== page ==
Iowa voters divided on state of nation

Vote Pin, Photo Date: January 19, 2016 / Photo: U.S. Army / (MGN)
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Voters casting midterm election ballots in Iowa are divided over the state of the nation, according to a wide-ranging survey of the American electorate.

As voters cast ballots for governor and members of Congress in Tuesday's elections, AP VoteCast found that 46 percent of Iowa voters said the country is on the right track, compared with 54 percent who said the country is headed in the wrong direction.

Here's a snapshot of who voted and why in Iowa, based on preliminary results from AP VoteCast, an innovative nationwide survey of about 138,000 voters and nonvoters _including 817 voters and 187 nonvoters in the state of Iowa_ conducted for The Associated Press by NORC at the University of Chicago.



Voters under 45 were divided in their support between Republican Kim Reynolds and Democrat Fred Hubbell in the race for governor. Voters ages 45 and older were divided.

Voters without a college degree were divided over Reynolds and Hubbell. Similarly, college graduates were divided.



Health care was at the forefront of voters' minds: 30 percent named it as the most important issue facing the nation in this year's midterm elections. Others considered immigration (24 percent), the economy (18 percent), the environment (7 percent) and taxes (5 percent) to be the top issue.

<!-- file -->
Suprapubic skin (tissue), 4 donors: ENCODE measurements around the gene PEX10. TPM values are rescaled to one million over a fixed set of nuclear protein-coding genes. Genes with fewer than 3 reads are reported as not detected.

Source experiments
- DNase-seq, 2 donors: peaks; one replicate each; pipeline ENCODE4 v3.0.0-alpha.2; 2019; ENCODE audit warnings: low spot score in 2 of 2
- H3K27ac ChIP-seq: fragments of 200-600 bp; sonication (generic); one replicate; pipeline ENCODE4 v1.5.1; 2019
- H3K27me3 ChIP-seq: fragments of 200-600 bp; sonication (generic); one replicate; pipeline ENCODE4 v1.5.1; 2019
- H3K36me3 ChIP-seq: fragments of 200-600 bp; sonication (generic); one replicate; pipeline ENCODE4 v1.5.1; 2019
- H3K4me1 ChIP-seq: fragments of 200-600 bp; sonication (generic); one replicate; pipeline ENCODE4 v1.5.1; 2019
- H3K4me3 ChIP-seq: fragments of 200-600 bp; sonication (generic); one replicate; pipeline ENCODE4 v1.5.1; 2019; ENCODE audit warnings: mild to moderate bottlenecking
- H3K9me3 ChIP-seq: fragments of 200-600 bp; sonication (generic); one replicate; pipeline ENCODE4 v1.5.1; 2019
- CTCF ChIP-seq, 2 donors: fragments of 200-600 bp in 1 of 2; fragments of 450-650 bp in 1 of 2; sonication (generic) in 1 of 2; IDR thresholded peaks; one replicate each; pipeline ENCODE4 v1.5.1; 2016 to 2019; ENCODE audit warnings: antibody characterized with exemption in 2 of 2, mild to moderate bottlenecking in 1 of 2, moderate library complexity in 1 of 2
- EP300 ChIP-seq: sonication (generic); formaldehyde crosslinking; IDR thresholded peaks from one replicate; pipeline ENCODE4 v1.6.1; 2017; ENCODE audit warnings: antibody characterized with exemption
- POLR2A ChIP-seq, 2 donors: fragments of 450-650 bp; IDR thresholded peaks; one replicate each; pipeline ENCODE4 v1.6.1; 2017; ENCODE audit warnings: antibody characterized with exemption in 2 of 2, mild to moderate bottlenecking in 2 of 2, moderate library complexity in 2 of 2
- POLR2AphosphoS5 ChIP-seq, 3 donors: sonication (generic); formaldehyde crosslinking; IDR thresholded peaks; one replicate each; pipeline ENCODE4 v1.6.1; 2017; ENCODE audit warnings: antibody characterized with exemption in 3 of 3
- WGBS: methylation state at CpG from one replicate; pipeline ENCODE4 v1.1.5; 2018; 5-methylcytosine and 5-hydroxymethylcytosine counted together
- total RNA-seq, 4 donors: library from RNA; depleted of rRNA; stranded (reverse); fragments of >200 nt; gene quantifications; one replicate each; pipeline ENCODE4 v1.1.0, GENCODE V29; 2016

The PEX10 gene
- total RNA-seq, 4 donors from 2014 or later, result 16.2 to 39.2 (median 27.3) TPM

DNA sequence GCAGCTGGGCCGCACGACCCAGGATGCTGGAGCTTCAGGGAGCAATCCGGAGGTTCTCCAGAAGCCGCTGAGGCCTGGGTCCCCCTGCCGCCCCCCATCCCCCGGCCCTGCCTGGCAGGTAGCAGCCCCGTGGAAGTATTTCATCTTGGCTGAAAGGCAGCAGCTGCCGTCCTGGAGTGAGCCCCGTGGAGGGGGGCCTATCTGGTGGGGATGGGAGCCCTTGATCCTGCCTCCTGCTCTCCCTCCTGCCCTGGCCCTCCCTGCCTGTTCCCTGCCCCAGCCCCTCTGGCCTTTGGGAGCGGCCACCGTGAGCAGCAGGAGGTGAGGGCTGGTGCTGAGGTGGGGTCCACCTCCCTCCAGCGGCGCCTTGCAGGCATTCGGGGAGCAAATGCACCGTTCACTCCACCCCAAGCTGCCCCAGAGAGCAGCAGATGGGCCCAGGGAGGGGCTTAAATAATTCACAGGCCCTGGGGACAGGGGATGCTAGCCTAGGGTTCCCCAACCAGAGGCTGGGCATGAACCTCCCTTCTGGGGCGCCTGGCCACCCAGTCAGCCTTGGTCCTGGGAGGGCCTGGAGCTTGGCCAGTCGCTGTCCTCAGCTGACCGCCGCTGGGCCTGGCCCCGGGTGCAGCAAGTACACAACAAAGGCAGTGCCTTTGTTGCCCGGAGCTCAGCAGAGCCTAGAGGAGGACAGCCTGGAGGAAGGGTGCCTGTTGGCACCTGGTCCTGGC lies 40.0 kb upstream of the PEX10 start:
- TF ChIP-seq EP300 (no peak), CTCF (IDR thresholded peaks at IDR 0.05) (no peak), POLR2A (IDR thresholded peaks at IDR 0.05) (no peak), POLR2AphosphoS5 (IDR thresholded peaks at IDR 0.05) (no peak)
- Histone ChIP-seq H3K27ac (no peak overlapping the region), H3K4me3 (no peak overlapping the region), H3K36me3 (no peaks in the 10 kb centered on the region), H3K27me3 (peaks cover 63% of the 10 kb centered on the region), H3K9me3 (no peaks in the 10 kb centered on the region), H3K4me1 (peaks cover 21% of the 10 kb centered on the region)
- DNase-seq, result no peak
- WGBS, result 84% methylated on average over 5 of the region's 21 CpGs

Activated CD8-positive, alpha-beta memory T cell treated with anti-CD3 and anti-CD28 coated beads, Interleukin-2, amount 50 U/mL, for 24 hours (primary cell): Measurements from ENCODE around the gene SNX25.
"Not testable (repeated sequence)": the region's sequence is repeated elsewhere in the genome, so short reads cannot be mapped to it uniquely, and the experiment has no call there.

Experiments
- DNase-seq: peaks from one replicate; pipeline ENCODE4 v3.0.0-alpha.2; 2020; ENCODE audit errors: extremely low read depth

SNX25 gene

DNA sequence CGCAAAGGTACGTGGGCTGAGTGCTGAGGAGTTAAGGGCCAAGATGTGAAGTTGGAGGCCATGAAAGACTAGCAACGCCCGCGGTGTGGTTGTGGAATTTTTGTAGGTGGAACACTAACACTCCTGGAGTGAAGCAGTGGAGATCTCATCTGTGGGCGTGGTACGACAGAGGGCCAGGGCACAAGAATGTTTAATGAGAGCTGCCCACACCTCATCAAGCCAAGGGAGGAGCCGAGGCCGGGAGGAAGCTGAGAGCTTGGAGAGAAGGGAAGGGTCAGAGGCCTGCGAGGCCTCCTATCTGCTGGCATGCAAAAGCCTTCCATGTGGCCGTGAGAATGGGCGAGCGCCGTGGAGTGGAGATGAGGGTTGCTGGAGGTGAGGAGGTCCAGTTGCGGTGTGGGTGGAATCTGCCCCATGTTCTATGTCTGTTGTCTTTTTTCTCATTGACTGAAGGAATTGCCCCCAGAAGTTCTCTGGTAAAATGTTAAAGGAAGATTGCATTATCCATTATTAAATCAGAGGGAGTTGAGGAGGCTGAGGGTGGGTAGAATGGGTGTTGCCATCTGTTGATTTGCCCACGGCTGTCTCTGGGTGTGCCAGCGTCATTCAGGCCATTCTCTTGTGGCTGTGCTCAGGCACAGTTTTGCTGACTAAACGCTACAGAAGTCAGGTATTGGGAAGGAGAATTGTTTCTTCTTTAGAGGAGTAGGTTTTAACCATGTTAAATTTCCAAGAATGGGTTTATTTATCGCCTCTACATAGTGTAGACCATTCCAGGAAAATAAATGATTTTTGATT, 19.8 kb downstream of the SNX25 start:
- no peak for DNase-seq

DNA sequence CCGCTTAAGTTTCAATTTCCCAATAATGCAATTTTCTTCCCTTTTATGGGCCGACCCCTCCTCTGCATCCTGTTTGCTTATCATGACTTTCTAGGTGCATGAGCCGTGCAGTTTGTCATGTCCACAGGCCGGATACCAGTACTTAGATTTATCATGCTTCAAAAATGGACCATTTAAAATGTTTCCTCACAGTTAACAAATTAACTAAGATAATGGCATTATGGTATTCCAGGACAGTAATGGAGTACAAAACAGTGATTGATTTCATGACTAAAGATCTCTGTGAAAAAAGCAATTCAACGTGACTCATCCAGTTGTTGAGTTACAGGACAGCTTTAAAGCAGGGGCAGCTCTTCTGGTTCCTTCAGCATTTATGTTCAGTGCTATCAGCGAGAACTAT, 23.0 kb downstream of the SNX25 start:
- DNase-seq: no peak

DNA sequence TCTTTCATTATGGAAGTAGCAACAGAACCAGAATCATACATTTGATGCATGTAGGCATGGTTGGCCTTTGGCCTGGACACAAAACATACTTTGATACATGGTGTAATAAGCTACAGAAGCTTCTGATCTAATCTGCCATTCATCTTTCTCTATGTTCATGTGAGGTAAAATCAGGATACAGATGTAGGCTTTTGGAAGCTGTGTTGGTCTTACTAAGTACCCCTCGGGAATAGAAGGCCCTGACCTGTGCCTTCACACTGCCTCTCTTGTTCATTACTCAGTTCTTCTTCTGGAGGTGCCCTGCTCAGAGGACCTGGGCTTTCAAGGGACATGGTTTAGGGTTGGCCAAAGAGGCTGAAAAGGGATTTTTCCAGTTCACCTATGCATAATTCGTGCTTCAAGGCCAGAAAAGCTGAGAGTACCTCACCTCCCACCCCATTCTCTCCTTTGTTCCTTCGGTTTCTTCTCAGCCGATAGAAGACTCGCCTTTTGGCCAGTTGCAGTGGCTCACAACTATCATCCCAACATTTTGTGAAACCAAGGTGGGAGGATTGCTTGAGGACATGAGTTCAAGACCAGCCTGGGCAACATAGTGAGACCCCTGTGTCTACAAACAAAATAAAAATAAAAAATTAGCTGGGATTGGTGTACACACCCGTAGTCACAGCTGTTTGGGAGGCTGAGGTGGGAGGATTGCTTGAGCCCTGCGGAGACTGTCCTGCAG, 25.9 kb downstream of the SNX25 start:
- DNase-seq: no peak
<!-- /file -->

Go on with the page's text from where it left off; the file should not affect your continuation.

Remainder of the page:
Voters have a positive view of the nation's current economic outlook _ 71 percent said the nation's economy is good, compared with 29 percent who said it's not good.



For 45 percent of Iowa voters, President Donald Trump was not a factor they considered while casting their votes. By comparison, 23 percent said a reason for their vote was to express support for Trump, and 31 percent said they voted to express opposition to Trump.

Voters in Iowa had mixed views of Trump: 47 percent said they approve of how he is handling his job as president, while 53 percent said they disapprove of Trump.


AP VoteCast is a survey of the American electorate in all 50 states conducted by NORC at the University of Chicago for The Associated Press and Fox News. The survey of 817 voters and 187 nonvoters in Iowa was conducted Oct. 29 to Nov. 6, concluding as polls close on Election Day. Interviews in English and Spanish with self-identified registered voters selected from opt-in online panels are calibrated with interviews of randomly sampled registered voters nationwide. The margin of sampling error for voters is estimated to be plus or minus 9.8 percentage points. Although there is no statistically agreed upon approach for calculating margins of error for non-probability samples, the margin of error is estimated using a calculation called the root mean squared error and other statistical adjustments. All surveys are subject to multiple sources of error, including from sampling, question wording and order, and nonresponse. Find more details about AP VoteCast's methodology at